To be clear, my faith was shaped for the better by organizations, like these, that had things like rules and dress codes. They were the ones who invested most deeply in my spirituality and who taught me to read and understand God’s word. While I have found their container at times restricting, it was that container that gave me context and language to form the most crucial parts of my faith. Also, I want to do things like dress modestly and hold a loving awareness of how my choices affect the temptations of others. But what if the conversation didn’t begin and end there? What if when we talked about our temple bodies, we began with what it can do instead of what it cannot? Instead of starting with no’s: no sex, no drugs, no midriffs, what if we started with possibilities? I’m beginning to think that this is what actually matters: not only what shouldn’t we do with our temples but what our temples should do, what our temples can do.

For Lent this year, I went through the book of Exodus.  On January 1st, I began a ‘read through the bible in a year plan’ which I am historically terrible at completing. Because of my slowness in keeping up with it, the book of Exodus in this plan, coincided with my Lenten readings on it. For at least 2 full weeks they converged on the instructions regarding building God’s Tabernacle, His dwelling place. I was reading about the length of the wood pieces and the color of the fabric and the golden candlesticks and yada yada get on with it, Moses, until it thought I could take it no longer. I decided to give myself a break from the saturation of details, so one morning, instead, I opened my contemplative prayer app (‘Pray As You Go’-get it if you don’t have it). Wouldn’t you know it, that day’s prayer, too, was out of Exodus.

It was at this point that I realized God was trying to get my attention. God was giving an excruciating amount of detail to this one thing, and He was having me double-down on that specificity. Jesus in all His teachings, never touched on homosexuality, never talked about birth control, talked only a few times about sex and marriage and was surprisingly vague about a lot of details He knew we would contend with on a daily basis. The Epistles themselves leave quite a bit more grey than my black and white thinking would prefer. Yet here’s chapter after chapter, after nauseatingly detailed chapter, about how to build, decorate and engage with God’s dwelling place.

I got so tired of reading it that I decided to cover the days’ passage on audio. I put on my tennis shoes and started walking because, I figured if I had to do this, I might as well be productive. I got to the part (for the second time that week) about God’s spirit dwelling on the masonry workers and designers building the tabernacle. Years ago, I read a book about Christian creatives that said this was the first instance in Scripture where God’s Spirit is said to rest on a person, here, in a creative capacity. This time I heard it though, I stopped in my tracks.

It took hearing it/reading it/ ingesting it a number of times before I made the connection between the Tabernacle, the coming Temple and the human body. The tabernacle’s purpose was to contain the Ark of the covenant of God, the holy of holies, the place where God dwelled. This holy place was then transferred to the Temple where everyone came to worship, where a priest could only enter once a year to offer sacrifices to God. This is the same place where the dividing temple curtain was torn at the moment Jesus died giving access to God’s dwelling place, the holy of holies, to all people. At Pentecost that dwelling place split into a million tongues of fire and dwelled in the hearts of mankind as the prophets said it would. The tabernacle, the temple, the body: the dwelling places of God. Suddenly it became perfectly clear to me why the writers were taking this much time and giving this much detail.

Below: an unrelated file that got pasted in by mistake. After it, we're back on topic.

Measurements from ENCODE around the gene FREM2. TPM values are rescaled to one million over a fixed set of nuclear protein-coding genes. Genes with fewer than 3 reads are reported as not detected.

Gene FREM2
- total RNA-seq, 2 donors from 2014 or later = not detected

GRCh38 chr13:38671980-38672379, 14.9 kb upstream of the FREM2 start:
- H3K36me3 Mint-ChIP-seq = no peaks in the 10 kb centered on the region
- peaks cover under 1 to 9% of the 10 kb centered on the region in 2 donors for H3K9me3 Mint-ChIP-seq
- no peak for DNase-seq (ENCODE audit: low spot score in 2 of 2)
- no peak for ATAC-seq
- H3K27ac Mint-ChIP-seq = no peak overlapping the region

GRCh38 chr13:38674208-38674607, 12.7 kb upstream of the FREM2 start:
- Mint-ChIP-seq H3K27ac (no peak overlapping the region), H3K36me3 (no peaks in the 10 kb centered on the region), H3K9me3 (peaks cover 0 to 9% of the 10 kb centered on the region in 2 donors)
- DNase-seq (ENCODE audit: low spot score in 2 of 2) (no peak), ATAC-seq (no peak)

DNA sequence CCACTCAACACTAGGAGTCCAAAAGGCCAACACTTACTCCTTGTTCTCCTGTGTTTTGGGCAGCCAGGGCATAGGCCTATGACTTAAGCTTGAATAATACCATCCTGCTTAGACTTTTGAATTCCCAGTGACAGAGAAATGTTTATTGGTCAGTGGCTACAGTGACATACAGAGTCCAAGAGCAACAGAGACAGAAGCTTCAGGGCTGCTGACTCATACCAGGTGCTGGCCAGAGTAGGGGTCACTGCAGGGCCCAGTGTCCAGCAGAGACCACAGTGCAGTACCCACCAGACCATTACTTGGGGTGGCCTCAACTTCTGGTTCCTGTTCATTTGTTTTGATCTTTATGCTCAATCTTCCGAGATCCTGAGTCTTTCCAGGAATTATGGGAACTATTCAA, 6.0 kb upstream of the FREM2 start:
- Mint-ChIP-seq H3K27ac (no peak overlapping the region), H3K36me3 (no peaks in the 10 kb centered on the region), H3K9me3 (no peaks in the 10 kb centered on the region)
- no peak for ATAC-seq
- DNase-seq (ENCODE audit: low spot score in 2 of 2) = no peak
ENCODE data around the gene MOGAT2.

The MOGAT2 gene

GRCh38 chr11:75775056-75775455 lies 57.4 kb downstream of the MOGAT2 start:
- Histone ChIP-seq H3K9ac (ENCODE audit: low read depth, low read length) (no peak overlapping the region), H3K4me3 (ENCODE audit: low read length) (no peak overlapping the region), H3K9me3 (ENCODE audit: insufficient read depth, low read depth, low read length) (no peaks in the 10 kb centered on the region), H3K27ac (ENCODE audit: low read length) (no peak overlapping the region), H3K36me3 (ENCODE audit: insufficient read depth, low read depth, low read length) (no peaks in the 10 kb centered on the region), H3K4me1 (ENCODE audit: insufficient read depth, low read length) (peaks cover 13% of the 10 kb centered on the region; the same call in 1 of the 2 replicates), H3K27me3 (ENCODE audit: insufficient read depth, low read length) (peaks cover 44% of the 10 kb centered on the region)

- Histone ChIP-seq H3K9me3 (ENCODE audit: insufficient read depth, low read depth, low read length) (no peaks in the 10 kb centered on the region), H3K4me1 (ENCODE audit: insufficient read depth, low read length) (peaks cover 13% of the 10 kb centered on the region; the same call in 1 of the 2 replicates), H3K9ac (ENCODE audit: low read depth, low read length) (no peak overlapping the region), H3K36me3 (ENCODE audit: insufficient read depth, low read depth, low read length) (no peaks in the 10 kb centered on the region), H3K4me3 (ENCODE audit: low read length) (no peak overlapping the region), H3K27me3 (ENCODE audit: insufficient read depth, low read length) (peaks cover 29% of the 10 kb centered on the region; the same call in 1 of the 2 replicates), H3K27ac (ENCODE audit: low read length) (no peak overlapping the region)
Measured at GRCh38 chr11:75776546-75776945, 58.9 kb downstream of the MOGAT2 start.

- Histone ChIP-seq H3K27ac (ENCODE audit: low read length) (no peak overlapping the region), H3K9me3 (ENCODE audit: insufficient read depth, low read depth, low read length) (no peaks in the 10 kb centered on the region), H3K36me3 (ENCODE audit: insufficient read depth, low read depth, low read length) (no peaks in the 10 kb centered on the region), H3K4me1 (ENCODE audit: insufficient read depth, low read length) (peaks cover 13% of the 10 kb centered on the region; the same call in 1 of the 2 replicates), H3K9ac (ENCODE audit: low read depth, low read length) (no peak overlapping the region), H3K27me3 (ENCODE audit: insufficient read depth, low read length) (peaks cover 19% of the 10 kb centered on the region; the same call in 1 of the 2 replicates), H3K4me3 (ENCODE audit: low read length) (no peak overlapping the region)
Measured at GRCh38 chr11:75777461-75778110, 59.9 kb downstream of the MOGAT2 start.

As I’ve been thinking through the care and specifics of the tabernacle and temple, I’ve been thinking about the implications on my personal life. I’ve been thinking a lot lately about the concept of proximity. What does it mean that my body is now the temple, now the dwelling place of God? What does it mean when I, in my body, am in proximity to the poor? What does my presence alone, mean, if anything, when I engage with the pain and suffering and brokenness in the world around me? What does it mean to purposely bring the temple near to other people instead of demanding that they make their way to a temple?

And what does it mean if I refuse to be in proximity to the poor? (I’m referring here to materially poor as well as spiritually, emotionally and mentally). What does it mean if I settle for writing checks in lieu of interaction? Does it matter? Does my engagement or disengagement matter? To what extent am I neglecting God’s call on my life if I insist on keeping my temple to myself?

These questions have surfaced as I’ve become more engaged volunteering with a local non-profit whose tagline is ‘mentoring families out of homelessness.’** This organization, backed with some really interesting new scientific data on the topic, is figuring out that relationship building is the most solid way out of addiction, homelessness and crime. Imagine that: Jesus, who told us loving God and neighbor was paramount, was right all along.

We forget that this is the thing He told us to do. We can get easily sidetracked, we wring our hands over what a woman can and cannot do in the church. Can they stand on the altar or only on a stage? Is what they’re doing ‘teaching’ or ‘preaching’? We get tied up in knots over this, making sure everything is fair, making sure our theology is on the right side. But in the meantime, there are places and people desperate for temples that don’t have them.

What if instead we started here: every single person, male or female, gay or straight, whatever the shade, whatever the denominational banner over their heads, any and every person that confesses Jesus as Lord and believes that God raised Him from the grave, has a body that is a holy, amazing, unique, intricately designed, precious, irreplaceable temple. Let’s talk about what that means, the extravagance and the responsibility. Let’s start with the potential over the problematic. Let us repent for where we have failed to go, for surely the Owner of the temple expects a yield on His purchase. Let us have the courage to take it out of its comfortable inertia and bring it near those who need it most, trusting this kind of temple was made mobile for a reason.

*names changed

**For more information on Imagine Whittier go to or

6 thoughts on “The Potential of a Temple Body

  1. Angela says:

    Wow. Loved this. There is so much theology, personal history and thought packed into this post. I like how it really builds and packs a punch right about when you hit this paragraph–“We forget that this is the thing He told us to do…” You nailed it. Jesus constantly answered those who wanted to know the exact requirements or boxes to check off about how to get into the Kingdom of Heaven with questions or riddles. He doesn’t care as much about us following the rules as showing love to our neighbors and being present for the widows, orphan and children of this world.